neg­a­tively?

Har­vey is a po­lit­i­cal writer, com­men­ta­tor and au­thor he new deal on e-tolls in Gaut­eng con­tains sev­eral fea­tures to mit­i­gate the im­pact on lower-in­come house­holds in the province. An al­most 50% re­duc­tion in toll fees for reg­is­tered users, a lower monthly cap and the con­tin­u­ing ex­emp­tion of taxis and public trans­port con­trib­ute to a sys­tem that is eq­ui­table and sig­nif­i­cantly fairer than any of the other al­ter­na­tives pro­posed by crit­ics.

Af­ter the in­tro­duc­tion of the e-toll sys­tem, the Gaut­eng pro­vin­cial gov­ern­ment raised con­cerns about its im­pact on the poor. Premier David Makhura ap­pointed an ad­vi­sory panel to con­duct another round of public con­sul­ta­tions, speak to com­mu­ni­ties and lis­ten to their con­cerns.

Roads agency San­ral did not agree with all of the panel’s con­clu­sions – es­pe­cially in cases where the vol­ume and qual­ity of ob­jec­tive re­search con­tra­dicted the ob­ser­va­tions made by e-tolling crit­ics.

How­ever, we were part of the task team led by Deputy Pres­i­dent Cyril Ramaphosa to find a last­ing so­lu­tion to the im­passe.

Per­cep­tions about e-tolling plac­ing a dis­pro­por­tion­ate bur­den on the poor are worse than the re­al­ity. The ad­vi­sory panel’s re­port shows the per­cent­age of the to­tal fi­nan­cial bur­den on low-in­come peo­ple is only 0.4%. Our re­search in­di­cates that 98% of the users of e-tolled roads are mid­dle- and higher-in­come earn­ers. This is based on ac­tual data, not anec­do­tal ev­i­dence or aca­demic sce­nario plan­ning.

In the past, we said the sam­ple size used by the ad­vi­sory panel to reach its con­clu­sions was too small to be sta­tis­ti­cally sig­nif­i­cant. Of­ten, com­plaints about the cost im­pacts of tolling were raised or in­flu­enced by or­gan­ised lobby groups, many of them with a po­lit­i­cal agenda.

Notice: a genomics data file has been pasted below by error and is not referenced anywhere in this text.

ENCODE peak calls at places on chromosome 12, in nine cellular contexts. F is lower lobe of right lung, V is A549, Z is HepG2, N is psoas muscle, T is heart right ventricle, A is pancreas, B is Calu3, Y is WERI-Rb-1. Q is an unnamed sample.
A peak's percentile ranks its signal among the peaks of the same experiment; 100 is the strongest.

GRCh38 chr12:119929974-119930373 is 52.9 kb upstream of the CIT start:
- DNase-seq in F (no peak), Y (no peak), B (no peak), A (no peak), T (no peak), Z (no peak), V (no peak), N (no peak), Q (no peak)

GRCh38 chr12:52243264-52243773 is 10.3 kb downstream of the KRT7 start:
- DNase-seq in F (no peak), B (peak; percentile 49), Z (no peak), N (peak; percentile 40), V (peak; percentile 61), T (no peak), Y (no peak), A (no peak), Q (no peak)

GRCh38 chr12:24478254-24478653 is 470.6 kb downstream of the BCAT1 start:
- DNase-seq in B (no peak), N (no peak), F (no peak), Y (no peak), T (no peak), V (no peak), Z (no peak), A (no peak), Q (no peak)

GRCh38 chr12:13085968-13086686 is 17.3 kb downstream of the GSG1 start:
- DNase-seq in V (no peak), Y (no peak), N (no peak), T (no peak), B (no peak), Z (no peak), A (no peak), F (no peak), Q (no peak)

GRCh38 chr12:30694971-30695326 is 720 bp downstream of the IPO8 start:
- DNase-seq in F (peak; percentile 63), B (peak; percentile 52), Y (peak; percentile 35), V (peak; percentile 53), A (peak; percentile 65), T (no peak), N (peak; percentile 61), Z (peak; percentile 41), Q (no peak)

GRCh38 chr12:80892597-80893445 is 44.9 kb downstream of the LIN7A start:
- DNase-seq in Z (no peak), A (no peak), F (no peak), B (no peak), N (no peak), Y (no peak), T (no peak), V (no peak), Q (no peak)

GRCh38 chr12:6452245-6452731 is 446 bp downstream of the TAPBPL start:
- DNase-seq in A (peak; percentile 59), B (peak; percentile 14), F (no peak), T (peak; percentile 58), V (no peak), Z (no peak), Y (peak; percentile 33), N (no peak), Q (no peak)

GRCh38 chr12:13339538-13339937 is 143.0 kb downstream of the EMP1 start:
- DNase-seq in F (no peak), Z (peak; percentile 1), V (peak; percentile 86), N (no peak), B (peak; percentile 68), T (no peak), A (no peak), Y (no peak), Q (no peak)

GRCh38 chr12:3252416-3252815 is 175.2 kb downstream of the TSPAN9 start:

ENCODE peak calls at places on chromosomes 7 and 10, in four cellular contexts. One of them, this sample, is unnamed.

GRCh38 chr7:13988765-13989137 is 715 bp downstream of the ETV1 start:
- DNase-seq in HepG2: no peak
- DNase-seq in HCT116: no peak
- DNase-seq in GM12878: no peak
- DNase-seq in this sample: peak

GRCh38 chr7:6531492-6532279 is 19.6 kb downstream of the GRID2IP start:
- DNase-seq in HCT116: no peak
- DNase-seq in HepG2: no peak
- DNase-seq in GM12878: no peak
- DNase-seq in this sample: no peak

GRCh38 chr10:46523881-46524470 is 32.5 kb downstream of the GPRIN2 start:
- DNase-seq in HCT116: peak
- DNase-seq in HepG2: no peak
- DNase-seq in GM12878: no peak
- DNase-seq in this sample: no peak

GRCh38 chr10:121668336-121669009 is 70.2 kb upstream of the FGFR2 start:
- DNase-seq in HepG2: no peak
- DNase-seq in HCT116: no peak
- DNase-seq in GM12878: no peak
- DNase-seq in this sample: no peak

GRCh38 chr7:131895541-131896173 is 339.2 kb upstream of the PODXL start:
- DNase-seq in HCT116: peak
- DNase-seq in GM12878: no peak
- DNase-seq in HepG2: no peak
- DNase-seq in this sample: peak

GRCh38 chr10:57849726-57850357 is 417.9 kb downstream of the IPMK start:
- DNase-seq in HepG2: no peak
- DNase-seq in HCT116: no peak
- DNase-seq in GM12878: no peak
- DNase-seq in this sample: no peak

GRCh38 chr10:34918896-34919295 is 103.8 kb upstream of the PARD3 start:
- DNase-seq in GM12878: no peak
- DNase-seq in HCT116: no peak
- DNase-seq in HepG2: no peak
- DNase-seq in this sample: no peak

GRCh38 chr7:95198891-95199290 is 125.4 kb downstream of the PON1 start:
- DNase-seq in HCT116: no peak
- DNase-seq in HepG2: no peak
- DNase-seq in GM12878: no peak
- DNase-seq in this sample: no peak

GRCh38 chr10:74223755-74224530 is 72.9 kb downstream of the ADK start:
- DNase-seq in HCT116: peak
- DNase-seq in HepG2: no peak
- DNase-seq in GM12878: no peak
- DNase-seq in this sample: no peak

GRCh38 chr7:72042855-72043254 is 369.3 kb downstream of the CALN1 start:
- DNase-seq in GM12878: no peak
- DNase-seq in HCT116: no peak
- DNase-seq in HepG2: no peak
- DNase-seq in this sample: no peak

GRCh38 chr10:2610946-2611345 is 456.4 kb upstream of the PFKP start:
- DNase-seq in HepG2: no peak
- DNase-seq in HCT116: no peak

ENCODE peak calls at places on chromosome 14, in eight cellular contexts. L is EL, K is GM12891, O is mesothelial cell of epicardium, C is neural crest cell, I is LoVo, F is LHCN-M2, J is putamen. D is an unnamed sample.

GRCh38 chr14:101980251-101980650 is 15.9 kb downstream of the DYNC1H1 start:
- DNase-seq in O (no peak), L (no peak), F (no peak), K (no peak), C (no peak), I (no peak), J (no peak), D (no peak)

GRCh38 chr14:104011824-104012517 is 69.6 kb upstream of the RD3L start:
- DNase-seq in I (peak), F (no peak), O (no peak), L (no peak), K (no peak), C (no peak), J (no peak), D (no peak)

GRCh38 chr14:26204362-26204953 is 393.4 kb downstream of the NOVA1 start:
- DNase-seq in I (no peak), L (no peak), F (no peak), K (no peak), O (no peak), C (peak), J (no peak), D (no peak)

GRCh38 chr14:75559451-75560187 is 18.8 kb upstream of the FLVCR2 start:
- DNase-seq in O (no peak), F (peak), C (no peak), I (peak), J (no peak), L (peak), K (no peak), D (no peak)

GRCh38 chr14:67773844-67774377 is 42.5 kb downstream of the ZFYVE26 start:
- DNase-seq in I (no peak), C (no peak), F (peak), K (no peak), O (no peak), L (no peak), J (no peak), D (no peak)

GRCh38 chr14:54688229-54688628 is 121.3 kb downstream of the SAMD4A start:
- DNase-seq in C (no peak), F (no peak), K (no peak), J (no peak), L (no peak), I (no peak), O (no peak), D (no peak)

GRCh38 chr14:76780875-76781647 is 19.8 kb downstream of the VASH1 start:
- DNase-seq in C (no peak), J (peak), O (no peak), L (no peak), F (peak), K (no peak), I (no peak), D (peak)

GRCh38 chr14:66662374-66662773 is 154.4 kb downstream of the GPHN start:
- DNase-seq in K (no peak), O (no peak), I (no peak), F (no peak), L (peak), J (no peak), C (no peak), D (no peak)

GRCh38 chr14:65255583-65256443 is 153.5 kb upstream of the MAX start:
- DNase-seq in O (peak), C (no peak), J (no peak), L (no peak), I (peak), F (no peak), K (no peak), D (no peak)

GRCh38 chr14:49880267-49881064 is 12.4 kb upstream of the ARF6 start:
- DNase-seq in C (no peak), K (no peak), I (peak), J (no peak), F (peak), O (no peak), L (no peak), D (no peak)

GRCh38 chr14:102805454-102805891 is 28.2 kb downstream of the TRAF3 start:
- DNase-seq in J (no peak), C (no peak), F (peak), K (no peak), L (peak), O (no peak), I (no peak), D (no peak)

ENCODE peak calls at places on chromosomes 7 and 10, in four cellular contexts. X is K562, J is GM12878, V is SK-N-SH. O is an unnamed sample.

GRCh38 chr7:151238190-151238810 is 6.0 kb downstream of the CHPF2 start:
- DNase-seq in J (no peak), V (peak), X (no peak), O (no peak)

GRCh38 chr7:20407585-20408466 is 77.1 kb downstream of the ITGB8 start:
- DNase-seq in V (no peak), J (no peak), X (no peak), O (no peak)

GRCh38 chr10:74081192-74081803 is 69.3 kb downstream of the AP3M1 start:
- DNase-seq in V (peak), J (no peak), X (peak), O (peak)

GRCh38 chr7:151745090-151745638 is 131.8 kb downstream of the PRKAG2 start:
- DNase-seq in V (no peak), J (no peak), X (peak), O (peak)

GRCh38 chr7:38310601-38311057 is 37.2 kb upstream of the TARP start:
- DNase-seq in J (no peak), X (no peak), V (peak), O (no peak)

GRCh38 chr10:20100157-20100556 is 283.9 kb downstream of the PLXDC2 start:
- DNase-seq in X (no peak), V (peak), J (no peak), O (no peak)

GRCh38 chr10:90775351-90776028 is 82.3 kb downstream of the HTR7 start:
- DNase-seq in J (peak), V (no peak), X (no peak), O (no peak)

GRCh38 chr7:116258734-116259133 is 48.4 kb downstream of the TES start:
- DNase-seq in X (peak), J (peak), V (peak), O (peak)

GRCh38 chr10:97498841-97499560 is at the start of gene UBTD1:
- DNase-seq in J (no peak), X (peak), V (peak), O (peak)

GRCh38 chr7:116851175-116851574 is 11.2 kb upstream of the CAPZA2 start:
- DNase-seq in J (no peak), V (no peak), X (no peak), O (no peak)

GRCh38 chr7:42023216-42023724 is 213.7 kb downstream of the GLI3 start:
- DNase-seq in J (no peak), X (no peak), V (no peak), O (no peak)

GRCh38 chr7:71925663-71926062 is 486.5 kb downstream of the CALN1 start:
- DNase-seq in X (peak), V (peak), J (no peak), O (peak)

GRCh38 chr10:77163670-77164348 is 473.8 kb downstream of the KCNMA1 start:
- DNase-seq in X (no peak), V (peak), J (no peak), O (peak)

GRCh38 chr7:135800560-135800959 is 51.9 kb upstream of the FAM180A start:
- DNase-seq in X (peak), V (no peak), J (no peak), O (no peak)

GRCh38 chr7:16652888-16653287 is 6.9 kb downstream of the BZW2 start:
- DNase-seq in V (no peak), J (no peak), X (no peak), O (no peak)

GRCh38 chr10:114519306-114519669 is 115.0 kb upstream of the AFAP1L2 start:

The e-toll sys­tem is the only one with a built-in mech­a­nism to shield tar­geted com­mu­ni­ties and cat­e­gories of com­muters from the im­pact of ris­ing trans­port costs. The im­por­tance of ex­empt­ing reg­is­tered taxis and public bus op­er­a­tors from e-tolls should not be un­der­es­ti­mated in a province like Gaut­eng, where more than 68% of peo­ple use taxis as their pri­mary mode of trans­port.

Pro­gres­sive taxi as­so­ci­a­tions such as San­taco saw the ben­e­fits in e-tolling at an early stage and urged its mem­bers to register and qual­ify for the ex­emp­tion.

Per­haps the time has come for the pas­sen­gers to put pres­sure on own­ers and as­so­ci­a­tions to register and not to use e-tolls as an ex­cuse to raise fares.

A re­cent, com­pre­hen­sive sur­vey by Stats SA clearly in­di­cated the ex­tent to which public trans­port was used by Gaut­eng com­muters. It also listed the most press­ing prob­lems ex­pe­ri­enced daily.

Across all five ma­jor met­ros in Gaut­eng, the “non­avail­abil­ity of buses” was listed as the sin­gle big­gest con­cern (12.5%) fol­lowed by “reck­less driv­ing by taxi op­er­a­tors” (10.3%) and ex­pen­sive taxi fares (9.5%). Toll fees were at the bot­tom of the list of is­sues, with only 2.9% of the sur­vey’s par­tic­i­pants list­ing it as their top con­cern.

For poor and lower-in­come house­holds, the user-pays prin­ci­ple is a more ac­cept­able way to pay for our world-class road in­fra­struc­ture. The al­ter­na­tive of an in­crease in the fuel levy has a pop­ulist ring to it, but it will have a wider and deeper im­pact on the poor, as it cas­cades through the sys­tem and re­sults in higher trans­port costs and prices for food and ba­sic com­modi­ties.

What is for­got­ten – per­haps con­ve­niently – is that what is col­lected from road users through the fuel levy is re­al­lo­cated back to road trans­port users in full, so no ad­di­tional rev­enue is avail­able from the cur­rent fuel levy.

In 2014/15, the al­lo­ca­tion for roads across all spheres of gov­ern­ment was R44 bil­lion, with an ad­di­tional R4.9 bil­lion for public trans­port in­fra­struc­ture and R7.1 bil­lion for public trans­port sub­si­dies, re­sult­ing in a to­tal al­lo­ca­tion of R56 bil­lion.

What was col­lected from the fuel levy in the same year was R46 bil­lion. If the fuel levy has to be ring-fenced, then an ad­di­tional R2.17 per litre of fuel will be re­quired to deal with the back­log in build­ing the coun­try’s roads. Given the in­dis­crim­i­nate na­ture of the fuel levy, it would af­fect the poor.

Tolling has flex­i­ble el­e­ments that al­low gov­ern­ment to ex­empt cer­tain cat­e­gories from pay­ment, re­duce costs through lower tar­iffs and in­tro­duce other cost-sav­ing mea­sures, such as lower off-peak rates. This is in stark con­trast to the more rigid fuel-levy sys­tem.

The Gaut­eng Free­way Im­prove­ment Pro­ject had to hap­pen. Its ben­e­fits are there for all to see. The ques­tion is how to pay for it. We are con­vinced the cur­rent model is rel­a­tively the best, as it cush­ions the poor.

Mona is com­mu­ni­ca­tions head at San­ral